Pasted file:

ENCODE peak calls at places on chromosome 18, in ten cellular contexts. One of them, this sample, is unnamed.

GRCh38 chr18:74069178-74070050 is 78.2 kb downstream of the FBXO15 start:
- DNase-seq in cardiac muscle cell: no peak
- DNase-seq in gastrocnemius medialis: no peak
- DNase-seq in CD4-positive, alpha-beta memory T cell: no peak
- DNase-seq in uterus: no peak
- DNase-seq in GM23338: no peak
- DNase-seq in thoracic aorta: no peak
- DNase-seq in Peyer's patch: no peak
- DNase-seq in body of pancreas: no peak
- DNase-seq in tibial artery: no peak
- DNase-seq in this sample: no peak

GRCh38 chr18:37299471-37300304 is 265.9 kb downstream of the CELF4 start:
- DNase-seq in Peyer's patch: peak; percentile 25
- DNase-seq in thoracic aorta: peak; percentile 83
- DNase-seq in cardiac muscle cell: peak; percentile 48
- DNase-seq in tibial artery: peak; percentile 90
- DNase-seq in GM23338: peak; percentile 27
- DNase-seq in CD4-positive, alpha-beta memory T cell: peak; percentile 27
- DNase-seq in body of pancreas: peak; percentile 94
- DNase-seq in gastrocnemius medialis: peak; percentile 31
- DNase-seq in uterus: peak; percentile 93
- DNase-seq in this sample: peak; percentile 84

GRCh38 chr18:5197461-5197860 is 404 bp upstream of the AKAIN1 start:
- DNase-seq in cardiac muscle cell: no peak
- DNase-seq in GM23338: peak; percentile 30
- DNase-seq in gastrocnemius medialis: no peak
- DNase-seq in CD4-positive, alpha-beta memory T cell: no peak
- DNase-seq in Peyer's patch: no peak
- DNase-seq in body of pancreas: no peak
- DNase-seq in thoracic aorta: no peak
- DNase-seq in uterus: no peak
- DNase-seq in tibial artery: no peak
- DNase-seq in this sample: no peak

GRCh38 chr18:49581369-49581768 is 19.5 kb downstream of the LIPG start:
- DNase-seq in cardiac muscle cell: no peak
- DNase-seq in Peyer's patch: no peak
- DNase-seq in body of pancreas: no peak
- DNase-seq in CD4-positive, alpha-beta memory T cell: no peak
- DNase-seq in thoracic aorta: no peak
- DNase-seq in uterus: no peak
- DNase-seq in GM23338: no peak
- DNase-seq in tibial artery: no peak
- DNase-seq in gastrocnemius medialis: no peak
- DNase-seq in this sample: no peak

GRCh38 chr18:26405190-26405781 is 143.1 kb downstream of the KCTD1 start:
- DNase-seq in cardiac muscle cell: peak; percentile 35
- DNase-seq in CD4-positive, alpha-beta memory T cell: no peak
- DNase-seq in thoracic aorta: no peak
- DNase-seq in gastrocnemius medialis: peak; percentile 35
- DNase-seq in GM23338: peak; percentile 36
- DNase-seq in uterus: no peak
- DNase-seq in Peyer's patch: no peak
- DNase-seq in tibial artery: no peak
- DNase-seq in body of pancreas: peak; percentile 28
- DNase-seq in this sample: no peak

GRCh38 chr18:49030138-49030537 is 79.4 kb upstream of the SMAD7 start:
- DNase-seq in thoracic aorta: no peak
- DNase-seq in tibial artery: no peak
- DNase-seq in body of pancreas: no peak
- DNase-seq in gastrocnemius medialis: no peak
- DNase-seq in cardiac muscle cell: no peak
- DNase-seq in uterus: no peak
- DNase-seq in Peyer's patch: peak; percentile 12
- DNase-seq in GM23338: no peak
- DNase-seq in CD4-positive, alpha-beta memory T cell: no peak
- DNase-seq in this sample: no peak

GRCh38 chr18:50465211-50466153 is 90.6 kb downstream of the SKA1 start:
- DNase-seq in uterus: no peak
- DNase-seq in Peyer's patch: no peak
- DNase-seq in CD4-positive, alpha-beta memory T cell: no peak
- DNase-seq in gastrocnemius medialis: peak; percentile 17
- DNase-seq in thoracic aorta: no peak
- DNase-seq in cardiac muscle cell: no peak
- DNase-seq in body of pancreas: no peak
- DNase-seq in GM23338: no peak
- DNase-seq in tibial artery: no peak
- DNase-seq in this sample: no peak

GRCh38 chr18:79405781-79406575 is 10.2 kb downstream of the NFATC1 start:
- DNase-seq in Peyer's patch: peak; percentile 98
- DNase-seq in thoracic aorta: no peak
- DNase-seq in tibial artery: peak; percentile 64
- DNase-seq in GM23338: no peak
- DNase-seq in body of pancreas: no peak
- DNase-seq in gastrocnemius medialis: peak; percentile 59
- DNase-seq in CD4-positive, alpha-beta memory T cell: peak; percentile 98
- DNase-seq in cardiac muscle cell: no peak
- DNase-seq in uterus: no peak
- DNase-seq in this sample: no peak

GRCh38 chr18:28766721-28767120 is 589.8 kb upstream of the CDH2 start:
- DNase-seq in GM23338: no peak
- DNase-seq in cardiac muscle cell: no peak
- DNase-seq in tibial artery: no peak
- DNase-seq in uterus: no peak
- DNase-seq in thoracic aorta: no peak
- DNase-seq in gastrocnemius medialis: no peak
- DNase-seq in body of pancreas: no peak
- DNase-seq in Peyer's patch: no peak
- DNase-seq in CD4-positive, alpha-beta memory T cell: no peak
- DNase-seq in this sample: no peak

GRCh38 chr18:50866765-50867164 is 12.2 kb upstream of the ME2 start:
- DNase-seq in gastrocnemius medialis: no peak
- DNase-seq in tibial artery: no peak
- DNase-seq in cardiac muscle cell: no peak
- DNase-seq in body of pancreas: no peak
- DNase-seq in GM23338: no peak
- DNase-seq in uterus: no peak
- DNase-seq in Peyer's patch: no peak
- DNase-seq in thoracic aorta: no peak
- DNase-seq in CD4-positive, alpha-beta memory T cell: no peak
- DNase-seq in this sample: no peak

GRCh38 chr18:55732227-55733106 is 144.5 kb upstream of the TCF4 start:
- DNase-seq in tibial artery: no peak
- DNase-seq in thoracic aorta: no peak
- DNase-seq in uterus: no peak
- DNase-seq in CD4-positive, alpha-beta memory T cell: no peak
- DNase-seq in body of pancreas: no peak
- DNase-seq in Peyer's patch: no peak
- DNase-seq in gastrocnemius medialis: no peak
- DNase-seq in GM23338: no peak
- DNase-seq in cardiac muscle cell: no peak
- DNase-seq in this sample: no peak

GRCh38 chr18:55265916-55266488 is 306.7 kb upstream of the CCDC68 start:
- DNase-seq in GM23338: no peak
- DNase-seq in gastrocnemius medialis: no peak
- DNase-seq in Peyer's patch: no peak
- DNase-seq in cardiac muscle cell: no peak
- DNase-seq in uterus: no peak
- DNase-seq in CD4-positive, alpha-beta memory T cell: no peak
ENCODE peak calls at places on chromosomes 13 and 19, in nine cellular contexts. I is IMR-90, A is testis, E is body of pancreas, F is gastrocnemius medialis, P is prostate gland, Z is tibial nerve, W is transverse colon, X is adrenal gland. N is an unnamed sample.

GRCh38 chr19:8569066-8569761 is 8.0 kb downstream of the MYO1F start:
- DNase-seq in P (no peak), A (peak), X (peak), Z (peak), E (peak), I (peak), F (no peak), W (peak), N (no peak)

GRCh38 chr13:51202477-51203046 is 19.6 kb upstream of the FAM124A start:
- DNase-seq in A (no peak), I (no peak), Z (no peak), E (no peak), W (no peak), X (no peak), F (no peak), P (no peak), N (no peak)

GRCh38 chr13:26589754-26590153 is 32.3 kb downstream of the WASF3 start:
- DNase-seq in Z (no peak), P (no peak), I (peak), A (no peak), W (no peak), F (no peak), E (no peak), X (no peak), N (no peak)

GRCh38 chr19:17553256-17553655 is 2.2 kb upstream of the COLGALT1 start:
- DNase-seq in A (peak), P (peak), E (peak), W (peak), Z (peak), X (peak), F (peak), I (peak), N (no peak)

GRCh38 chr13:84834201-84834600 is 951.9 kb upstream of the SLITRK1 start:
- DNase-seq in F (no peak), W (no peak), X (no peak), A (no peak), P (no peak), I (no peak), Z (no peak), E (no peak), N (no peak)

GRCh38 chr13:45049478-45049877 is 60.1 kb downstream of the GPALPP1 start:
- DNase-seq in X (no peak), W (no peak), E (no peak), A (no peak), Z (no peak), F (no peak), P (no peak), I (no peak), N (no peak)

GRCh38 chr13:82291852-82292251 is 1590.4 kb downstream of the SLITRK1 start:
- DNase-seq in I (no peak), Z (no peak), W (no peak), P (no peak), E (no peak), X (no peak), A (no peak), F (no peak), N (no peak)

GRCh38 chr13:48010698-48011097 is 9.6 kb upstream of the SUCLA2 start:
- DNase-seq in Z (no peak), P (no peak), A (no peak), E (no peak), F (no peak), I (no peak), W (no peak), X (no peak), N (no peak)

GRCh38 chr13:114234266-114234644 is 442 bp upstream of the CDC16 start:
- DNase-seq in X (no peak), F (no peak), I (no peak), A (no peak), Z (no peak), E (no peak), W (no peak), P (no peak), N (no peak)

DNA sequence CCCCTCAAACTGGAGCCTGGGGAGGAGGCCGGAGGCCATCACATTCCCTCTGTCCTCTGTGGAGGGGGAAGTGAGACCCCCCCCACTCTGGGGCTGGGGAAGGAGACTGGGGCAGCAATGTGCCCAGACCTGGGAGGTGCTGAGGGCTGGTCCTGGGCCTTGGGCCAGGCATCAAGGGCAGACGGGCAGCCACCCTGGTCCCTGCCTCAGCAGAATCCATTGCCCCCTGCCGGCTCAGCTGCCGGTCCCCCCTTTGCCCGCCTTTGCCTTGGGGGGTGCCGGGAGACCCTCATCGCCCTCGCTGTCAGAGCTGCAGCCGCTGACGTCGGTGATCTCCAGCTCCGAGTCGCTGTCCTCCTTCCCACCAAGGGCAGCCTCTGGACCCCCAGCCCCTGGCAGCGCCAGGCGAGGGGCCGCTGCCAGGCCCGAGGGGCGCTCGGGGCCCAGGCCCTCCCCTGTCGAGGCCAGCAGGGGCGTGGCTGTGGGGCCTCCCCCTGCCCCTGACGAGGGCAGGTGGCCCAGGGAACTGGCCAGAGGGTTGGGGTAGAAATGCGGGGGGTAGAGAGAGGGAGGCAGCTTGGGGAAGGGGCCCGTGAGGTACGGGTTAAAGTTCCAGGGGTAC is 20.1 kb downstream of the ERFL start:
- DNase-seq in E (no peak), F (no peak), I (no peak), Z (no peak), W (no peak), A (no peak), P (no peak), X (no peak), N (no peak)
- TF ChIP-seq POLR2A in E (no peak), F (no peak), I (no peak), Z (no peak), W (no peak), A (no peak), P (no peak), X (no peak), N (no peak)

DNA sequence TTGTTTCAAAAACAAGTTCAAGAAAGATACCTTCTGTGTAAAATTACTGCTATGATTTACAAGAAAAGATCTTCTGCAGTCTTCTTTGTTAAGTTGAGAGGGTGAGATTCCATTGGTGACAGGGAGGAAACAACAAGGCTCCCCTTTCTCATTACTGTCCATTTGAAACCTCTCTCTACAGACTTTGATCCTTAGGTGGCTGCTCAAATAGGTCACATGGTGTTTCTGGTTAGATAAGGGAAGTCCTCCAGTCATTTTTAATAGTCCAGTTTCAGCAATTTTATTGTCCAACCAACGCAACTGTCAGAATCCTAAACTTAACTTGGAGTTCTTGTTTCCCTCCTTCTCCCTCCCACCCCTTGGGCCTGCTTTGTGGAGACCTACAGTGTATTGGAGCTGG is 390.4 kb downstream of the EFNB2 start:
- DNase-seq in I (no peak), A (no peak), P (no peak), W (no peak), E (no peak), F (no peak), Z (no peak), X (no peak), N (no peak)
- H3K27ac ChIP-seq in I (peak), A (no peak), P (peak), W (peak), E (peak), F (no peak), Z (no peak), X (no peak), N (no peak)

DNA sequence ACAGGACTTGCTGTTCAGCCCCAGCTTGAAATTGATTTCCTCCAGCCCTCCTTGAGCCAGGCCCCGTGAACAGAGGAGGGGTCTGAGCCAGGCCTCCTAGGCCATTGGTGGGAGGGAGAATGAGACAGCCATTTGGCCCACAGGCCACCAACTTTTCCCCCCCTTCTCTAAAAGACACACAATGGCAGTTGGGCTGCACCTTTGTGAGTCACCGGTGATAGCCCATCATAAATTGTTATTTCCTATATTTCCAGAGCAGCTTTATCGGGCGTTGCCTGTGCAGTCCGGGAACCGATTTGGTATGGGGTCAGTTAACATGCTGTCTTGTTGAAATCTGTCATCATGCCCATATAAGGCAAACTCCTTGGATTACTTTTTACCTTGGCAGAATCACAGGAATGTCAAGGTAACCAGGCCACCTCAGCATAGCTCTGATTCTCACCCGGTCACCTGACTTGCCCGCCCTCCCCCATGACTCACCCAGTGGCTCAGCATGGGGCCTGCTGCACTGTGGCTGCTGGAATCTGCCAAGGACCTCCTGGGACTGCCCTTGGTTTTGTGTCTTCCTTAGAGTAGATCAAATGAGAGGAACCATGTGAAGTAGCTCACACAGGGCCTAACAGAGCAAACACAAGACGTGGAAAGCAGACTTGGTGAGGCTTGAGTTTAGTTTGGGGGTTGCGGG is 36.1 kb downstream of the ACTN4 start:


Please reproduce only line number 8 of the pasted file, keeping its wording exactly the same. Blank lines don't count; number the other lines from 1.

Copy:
- DNase-seq in thoracic aorta: no peak